The agriculture ministers of the Visegrad countries, along with Bulgaria, Romania and Slovenia, agreed on Tuesday on a joint statement in which they are calling on the European Commission to take measures to hamper the allegedly excessive economic power of retail chains in relations with their suppliers.
“We are calling on the European Commission to prepare a set of measures to restrict the dominant economic power of retail chains. We want the European Commission to express its preliminary stance by the end of 2015. We believe that a common legislative framework, approved in the entire EU, is the only thing that can solve this problem,” the Slovak Agriculture Minister Lubomír Jahnátek said.
The Slovak agriculture minister also said that the current prices of foodstuff are so low that they are often below the production costs, adding that it is no longer possible to tolerate the current state of affairs when one part of the food supply chain is abusing its power at the expense of the others.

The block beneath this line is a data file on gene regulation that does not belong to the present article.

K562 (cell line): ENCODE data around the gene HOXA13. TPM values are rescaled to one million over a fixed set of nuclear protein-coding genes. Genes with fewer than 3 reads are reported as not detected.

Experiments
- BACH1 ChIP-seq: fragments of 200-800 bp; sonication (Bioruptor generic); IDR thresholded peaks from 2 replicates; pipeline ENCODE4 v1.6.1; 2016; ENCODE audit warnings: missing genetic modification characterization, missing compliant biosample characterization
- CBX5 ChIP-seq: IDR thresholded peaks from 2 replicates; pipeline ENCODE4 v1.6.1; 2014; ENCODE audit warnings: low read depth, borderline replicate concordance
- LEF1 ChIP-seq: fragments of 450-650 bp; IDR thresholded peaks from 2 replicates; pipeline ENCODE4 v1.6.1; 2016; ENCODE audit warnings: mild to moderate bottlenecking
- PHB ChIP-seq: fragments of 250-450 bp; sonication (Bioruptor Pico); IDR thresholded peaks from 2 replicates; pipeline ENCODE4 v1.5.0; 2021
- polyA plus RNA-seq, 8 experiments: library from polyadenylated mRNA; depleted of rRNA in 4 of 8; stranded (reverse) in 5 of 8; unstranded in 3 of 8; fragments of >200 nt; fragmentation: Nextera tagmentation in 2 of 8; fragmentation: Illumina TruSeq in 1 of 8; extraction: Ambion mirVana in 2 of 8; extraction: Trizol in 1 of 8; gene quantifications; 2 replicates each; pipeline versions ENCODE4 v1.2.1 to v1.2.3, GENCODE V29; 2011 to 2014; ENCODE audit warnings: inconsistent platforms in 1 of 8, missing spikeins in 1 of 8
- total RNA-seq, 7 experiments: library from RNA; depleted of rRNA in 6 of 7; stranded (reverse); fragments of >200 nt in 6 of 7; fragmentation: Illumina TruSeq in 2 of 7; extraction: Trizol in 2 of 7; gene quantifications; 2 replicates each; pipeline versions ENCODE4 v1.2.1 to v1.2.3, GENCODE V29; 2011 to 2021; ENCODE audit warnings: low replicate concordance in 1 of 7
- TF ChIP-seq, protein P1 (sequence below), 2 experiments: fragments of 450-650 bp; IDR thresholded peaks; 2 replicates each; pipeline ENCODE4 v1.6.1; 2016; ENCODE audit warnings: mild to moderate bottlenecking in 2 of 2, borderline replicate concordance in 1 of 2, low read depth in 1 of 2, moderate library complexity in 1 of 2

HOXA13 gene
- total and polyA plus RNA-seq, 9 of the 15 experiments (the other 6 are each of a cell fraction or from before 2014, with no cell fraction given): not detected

He also said the new measures should include a more even distribution of margins between food suppliers and retailers.
Czech minister Marián Jurečka said he is in favour of fair conditions in the retail sector so that chains do not force small and medium-sized food producers to cut their prices below the costs of production. “We are pumping money into the firms on one side and retail chains are sucking it out on the other side by unfair and unethical behaviour,” he said in a reference to agricultural subsidies.
According to Mr Jurečka, the measures should even out the economic relations between food suppliers and retail chains. He also pointed out that the European Union is already regulating such alleged abuse of dominant position in other sectors, such as telecommunications and energy.
Earlier this year, the Czech Cabinet has moved to restrict retailer’s abuse of their power against suppliers by offering the competition office a more meaningful and workable set of laws.
The office complained that its existing powers could not be used effectively. A new law tackling the abuse of dominant market positions should be discussed by the lower chamber of Czech parliament this week.
Studies have shown that major retailers often push down the prices they offer to suppliers or threaten to go buy goods elsewhere. They also sometimes charge suppliers if the stocks are not sold as fast as they hoped, charge extra for displaying goods prominently on shelves, and force supplier to pay for advertising and marketing campaigns.
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